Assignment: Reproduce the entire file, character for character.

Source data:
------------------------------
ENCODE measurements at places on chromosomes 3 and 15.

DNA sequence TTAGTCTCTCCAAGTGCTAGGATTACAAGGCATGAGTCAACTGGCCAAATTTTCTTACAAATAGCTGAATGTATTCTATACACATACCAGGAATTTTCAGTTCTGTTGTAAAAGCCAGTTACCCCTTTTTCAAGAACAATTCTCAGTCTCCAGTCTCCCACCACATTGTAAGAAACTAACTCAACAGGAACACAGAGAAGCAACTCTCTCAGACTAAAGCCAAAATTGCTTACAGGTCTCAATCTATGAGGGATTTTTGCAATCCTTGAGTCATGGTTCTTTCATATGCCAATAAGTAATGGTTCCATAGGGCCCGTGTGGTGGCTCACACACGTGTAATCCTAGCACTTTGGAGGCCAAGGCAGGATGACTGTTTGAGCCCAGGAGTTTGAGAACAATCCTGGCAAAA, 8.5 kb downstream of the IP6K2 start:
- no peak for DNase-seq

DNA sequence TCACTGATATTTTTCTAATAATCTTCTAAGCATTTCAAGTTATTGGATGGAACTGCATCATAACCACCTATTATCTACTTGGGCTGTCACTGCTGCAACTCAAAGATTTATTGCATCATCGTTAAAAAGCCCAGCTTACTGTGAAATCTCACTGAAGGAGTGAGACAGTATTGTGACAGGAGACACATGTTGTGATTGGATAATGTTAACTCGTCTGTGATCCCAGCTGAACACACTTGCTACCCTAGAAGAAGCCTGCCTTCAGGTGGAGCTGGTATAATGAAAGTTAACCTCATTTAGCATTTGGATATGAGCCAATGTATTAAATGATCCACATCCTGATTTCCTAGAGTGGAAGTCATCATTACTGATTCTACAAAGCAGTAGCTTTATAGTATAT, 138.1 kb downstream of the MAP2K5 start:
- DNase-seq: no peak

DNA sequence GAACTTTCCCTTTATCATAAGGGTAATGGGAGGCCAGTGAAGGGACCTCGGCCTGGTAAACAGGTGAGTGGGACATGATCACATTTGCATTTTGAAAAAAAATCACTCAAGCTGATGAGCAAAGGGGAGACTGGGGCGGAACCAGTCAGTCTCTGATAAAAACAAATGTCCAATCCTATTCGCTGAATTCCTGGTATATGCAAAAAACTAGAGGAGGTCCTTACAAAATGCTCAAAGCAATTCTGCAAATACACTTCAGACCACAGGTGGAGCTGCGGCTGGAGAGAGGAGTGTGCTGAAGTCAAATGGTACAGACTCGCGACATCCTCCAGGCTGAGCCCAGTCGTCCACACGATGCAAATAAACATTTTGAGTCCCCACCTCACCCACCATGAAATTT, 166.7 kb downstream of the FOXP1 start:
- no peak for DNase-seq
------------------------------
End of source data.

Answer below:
ENCODE measurements at places on chromosomes 3 and 15.

DNA sequence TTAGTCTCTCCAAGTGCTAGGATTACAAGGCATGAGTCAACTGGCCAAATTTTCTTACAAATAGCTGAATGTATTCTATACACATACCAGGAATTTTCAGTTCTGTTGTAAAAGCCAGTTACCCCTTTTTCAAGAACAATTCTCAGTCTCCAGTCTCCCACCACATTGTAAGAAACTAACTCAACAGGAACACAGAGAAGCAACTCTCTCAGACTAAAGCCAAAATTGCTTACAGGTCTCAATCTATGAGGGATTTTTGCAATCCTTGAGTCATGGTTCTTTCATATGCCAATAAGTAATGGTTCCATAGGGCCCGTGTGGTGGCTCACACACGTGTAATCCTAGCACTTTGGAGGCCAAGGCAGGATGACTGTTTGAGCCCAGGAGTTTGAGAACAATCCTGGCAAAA, 8.5 kb downstream of the IP6K2 start:
- no peak for DNase-seq

DNA sequence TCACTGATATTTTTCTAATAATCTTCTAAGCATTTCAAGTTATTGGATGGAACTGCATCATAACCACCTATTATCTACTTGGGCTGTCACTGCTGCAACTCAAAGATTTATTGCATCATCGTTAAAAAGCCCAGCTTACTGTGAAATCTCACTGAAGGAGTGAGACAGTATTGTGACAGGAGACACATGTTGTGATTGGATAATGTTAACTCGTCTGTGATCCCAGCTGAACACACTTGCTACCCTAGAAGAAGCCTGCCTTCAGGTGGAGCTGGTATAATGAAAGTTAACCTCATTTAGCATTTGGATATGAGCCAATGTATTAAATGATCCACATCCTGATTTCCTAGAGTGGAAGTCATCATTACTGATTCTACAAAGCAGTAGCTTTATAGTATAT, 138.1 kb downstream of the MAP2K5 start:
- DNase-seq: no peak

DNA sequence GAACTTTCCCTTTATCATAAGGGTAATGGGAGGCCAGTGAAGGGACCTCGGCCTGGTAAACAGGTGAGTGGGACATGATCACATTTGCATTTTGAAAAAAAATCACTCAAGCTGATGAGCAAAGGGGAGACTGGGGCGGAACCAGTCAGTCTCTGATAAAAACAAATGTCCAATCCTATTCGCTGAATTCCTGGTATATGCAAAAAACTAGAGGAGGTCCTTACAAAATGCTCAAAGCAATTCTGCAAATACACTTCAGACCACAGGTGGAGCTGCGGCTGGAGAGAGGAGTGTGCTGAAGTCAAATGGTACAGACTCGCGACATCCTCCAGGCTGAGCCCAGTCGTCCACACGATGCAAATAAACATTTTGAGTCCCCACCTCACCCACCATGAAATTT, 166.7 kb downstream of the FOXP1 start:
- no peak for DNase-seq